Freemix for Glyphs
Some Python scripts to be used with the Glyphs font editor, written by Tim Ahrens.
To install Freemix in Glyphs,
- download the whole freemix package using “Clone or download”, “Download ZIP”.
- in Glyphs, press Cmd+Shift+Y, which opens a Finder window
- move the
.pyfiles from the freemix package into the
- move the
.glyphsPalettefiles into the
- in Glyphs, open Preferences (Cmd+,) / Addons / Modules and press “Install Modules”
- restart Glyphs
The palette shows the position of the center of the glphs’s bounding box. This works with components, with multiple glyphs selected and is also editable. Useful for centering all case-sensitive punctuation vertically, or to check whether mathematical operands are on the same x position (use Glyphs’ built-in glyph info to check whether they have the same advance width). Note that the bounding box center may be .5 even if your font has a grid of 1 without subdivisions (i.e. integer coordinates). The node/path selection is intentionally ignored.
The Overshoots section displays the overshoot of the selected glyph(s) relative to each alignment zone.
The palette shows the position of anchors in the selected glyphs. This helps you check for consistent positioning of anchors if multiple glyphs are selected. For example, select A–Z to see whether all
top anchors are on the same height, and adjust their position. If the position of the anchors is not identical in all selected glyphs then a gray x or y is shown.
The palette shows the four most frequently used anchors. Setting the x or y position of a particular anchor via the palette only affects glyphs that have an anchor with the respective name (anchors are never inserted or removed).
The palette shows the name(s) of the selected glyph(s), split by suffix. The fields are editable.
This is useful for quickly changing the suffix of multiple glyphs at once.
Insert Glyph to Background
This is one of the most powerful scripts in this collection. I highly recommend to give it a keyboard shortcut.
- Enter a glyph name.
- Press the left align or right align button.
- This script will clear the mask, then insert the specified glyph into the mask.
- With right align selected, the contours will be pasted as if the advance widths were aligned. For example, inserting the X into the K right-aligned will instantly give you a visual feedback whether the spacing is consistent.
- The keyboard shortcuts for left and right aligned are Enter and Esc. If you really have to cancel the dialog, use the little button on the dialog’s title bar.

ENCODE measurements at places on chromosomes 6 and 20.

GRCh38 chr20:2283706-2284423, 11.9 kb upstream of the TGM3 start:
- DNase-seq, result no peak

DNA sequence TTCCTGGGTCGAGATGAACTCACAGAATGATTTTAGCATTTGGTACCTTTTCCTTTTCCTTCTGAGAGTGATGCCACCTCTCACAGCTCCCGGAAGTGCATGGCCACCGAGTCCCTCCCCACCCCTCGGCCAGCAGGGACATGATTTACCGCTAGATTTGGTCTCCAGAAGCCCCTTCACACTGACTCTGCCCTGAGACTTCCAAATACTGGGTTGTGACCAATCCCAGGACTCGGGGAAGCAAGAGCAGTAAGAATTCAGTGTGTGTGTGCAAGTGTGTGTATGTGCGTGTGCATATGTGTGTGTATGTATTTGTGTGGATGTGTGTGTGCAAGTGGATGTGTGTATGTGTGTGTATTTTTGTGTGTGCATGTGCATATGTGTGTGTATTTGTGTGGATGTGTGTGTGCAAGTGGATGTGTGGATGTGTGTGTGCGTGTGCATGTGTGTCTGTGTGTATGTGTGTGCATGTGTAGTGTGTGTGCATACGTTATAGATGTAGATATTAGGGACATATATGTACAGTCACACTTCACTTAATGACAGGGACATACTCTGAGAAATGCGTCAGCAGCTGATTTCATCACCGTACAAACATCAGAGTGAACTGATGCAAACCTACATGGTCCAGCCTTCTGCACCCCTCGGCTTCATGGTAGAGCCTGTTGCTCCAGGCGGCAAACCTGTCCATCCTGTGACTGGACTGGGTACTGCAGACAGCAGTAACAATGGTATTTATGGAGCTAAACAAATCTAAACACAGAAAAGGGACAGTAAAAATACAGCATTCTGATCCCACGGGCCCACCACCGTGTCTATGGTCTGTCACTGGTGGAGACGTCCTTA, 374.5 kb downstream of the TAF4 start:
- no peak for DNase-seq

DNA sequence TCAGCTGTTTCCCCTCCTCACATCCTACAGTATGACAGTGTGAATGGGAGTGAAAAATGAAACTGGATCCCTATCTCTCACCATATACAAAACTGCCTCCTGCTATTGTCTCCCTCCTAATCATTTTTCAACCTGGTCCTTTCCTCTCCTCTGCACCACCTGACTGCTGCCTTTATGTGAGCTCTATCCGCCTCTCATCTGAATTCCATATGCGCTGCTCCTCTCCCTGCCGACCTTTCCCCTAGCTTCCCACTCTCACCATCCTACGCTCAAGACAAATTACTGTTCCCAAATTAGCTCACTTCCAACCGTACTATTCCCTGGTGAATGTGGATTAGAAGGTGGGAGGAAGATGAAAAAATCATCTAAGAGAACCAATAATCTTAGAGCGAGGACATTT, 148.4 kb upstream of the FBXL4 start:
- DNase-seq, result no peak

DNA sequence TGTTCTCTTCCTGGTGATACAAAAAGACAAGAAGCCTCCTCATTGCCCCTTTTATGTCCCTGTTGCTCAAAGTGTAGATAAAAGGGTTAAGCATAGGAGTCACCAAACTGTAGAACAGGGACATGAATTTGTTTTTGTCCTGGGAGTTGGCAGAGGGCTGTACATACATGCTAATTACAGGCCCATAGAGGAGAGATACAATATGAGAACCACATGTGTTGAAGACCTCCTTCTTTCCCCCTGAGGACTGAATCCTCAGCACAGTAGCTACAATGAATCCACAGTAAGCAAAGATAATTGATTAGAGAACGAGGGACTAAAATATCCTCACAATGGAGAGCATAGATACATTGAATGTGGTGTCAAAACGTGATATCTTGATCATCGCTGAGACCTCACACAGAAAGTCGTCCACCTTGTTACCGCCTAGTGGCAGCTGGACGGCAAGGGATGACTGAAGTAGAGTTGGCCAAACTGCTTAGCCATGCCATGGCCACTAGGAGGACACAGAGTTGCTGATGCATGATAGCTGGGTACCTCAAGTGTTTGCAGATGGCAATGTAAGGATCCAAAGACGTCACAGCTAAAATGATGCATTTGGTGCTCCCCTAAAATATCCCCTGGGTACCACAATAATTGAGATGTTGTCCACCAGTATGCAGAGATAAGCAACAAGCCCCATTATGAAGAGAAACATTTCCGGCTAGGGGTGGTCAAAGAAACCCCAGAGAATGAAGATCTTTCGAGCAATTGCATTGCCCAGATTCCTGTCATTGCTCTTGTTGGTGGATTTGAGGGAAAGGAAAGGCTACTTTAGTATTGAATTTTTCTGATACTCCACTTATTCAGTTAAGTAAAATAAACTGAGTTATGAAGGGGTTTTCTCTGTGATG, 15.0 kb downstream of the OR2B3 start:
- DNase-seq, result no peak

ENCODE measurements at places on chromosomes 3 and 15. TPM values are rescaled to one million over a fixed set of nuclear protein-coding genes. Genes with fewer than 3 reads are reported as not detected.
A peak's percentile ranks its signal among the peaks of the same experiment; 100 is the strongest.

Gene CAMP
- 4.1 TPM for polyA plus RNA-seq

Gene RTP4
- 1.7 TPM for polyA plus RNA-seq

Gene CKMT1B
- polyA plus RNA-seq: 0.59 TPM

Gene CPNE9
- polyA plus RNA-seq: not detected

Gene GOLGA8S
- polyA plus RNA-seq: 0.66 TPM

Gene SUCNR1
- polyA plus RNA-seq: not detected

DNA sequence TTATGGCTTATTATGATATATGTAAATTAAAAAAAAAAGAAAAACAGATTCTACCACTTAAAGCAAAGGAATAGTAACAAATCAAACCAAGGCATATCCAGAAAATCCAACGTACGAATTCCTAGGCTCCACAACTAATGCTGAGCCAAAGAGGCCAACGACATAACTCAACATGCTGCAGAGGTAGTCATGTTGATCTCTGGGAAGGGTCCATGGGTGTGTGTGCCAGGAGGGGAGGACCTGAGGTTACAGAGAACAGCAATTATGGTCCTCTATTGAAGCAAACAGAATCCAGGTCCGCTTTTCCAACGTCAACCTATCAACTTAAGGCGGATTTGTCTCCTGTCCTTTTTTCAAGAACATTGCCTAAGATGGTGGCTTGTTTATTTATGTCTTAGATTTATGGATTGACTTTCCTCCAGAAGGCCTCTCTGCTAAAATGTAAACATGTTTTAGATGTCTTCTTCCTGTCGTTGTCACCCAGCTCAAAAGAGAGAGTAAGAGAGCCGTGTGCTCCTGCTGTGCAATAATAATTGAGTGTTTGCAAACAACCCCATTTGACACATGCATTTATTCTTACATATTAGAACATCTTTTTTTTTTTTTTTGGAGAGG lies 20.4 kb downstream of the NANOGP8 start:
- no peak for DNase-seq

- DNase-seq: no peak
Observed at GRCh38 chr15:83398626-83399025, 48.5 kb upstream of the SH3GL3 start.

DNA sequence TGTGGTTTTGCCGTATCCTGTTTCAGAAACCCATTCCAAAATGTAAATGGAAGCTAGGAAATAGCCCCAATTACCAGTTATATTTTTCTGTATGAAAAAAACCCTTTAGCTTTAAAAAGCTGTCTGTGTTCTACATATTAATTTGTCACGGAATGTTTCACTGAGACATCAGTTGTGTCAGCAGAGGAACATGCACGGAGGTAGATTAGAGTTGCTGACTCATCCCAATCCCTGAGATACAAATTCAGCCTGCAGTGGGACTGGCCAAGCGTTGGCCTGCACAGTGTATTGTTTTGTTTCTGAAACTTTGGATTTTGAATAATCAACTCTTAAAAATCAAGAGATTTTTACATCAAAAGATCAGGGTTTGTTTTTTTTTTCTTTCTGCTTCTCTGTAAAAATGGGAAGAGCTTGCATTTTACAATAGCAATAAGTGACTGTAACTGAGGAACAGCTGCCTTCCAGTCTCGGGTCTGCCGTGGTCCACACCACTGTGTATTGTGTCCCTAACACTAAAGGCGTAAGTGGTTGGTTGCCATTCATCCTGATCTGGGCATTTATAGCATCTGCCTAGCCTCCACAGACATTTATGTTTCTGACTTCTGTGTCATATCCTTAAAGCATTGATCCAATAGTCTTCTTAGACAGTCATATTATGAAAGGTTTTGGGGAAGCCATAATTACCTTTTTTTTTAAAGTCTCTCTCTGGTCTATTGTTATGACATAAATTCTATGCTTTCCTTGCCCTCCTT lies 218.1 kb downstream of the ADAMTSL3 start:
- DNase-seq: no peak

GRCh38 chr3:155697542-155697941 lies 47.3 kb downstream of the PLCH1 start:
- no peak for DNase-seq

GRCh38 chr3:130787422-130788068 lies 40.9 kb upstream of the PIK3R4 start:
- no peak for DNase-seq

- It is sufficient to enter the beginning of the glyph name, e.g. "deg" for "degree". Be careful if there are several glyphs in the font starting with your entry. The script will simply enter one it finds. – For non-master layers, the script will try to find matching (by name) non-master layers from the interted glyph. – For brace layers, if no corresponding brace layer is found in the inserted glyph, an interpolation is generated on-the-fly. A typical use case would be to set up a brace layer for the E, then insert the L so as to determine the standard (not visually corrected) interpolated stems.
Same as “Insert Glyph to Background” but the glyph is inserted into the active (foreground) layer, not in the background
Mask to Master
Simulates the good ol' Mask to Master function we know from FontLab (i.e. replaces the current outline with the background).
You can give it the familiar Cmd+J shortcut via App Shortcuts in the Mac OS System Preferences.
The main improvement is that it is appplied only to the selection. In combination with Insert Glyph to Background, you can easily transfer parts of the outline between glyphs.
Pastes the background contours into the current layer.
Former FontLab users can give it the familiar Cmd+L shortcut via App Shortcuts in the Mac OS System Preferences.
Edit Next Glyph/ Previous Glyph
Activates the next/ previous glyph in the tab for editing. Makes most sense if you give it a keyboard shortcut in the macOS system preferences.
Toggle Backup Layer
This script toggles between the master layer and the last backup layer in the list.
Given a keyboard shortcut, this is useful for quickly comparing two versions of a glyph.
Jump to Alternate
In the edit view, use this script to “jump” back and forth (or to circle) between alternate glyphs such as one, one.lf and one.tosf.
Make Backup Layer
Same as the “Copy” button on the Layers palette but as a script. Because I really want a keyboard shortcut for this. Without a keyboard shortcut this script is completely useless. Sorry.
Remove Backup Layers
Removes all backup layers (i.e. those created using the "Copy" button) from the selected glyphs.
Symmetrifies the glyph shape.
S - creates point reflection (rotational symmetry)
T - creates horizontal reflection symmetry
C - creates vertical reflection symmetry
H - creates 2-axis symmetry (ie. all the above)
- creates 5-fold rotational symmetry, useful for asterisks (note that this automatically also applies horizontal reflection symmetry)
The buttons are available only as far as the node structure allows.
Prints the interpolation coefficients for each master in all instances.
Rounds the kerning values to full integer numbers.
In addition, values smaller than MIN_VALUE are erased.
Select Inaccessible Glyphs
Run this macro while in the Font View.
The macro selects all glyphs that
- do not have a Unicode value and
- are not covered by any OT feature
i.e. are not accessible in the final font.
These glyphs can usually be excluded from the final exported OTF font.
- Rounds the kerning values to full integer numbers.
- In addition, values smaller than MIN_VALUE are erased.
Expand Kerning like we know it from FontLab.
Delete All Hints
Removes all hints from the selected glyphs.
Delete Zero-Thickness Hints
Removes all zero-thickness hints from all glyphs in the font.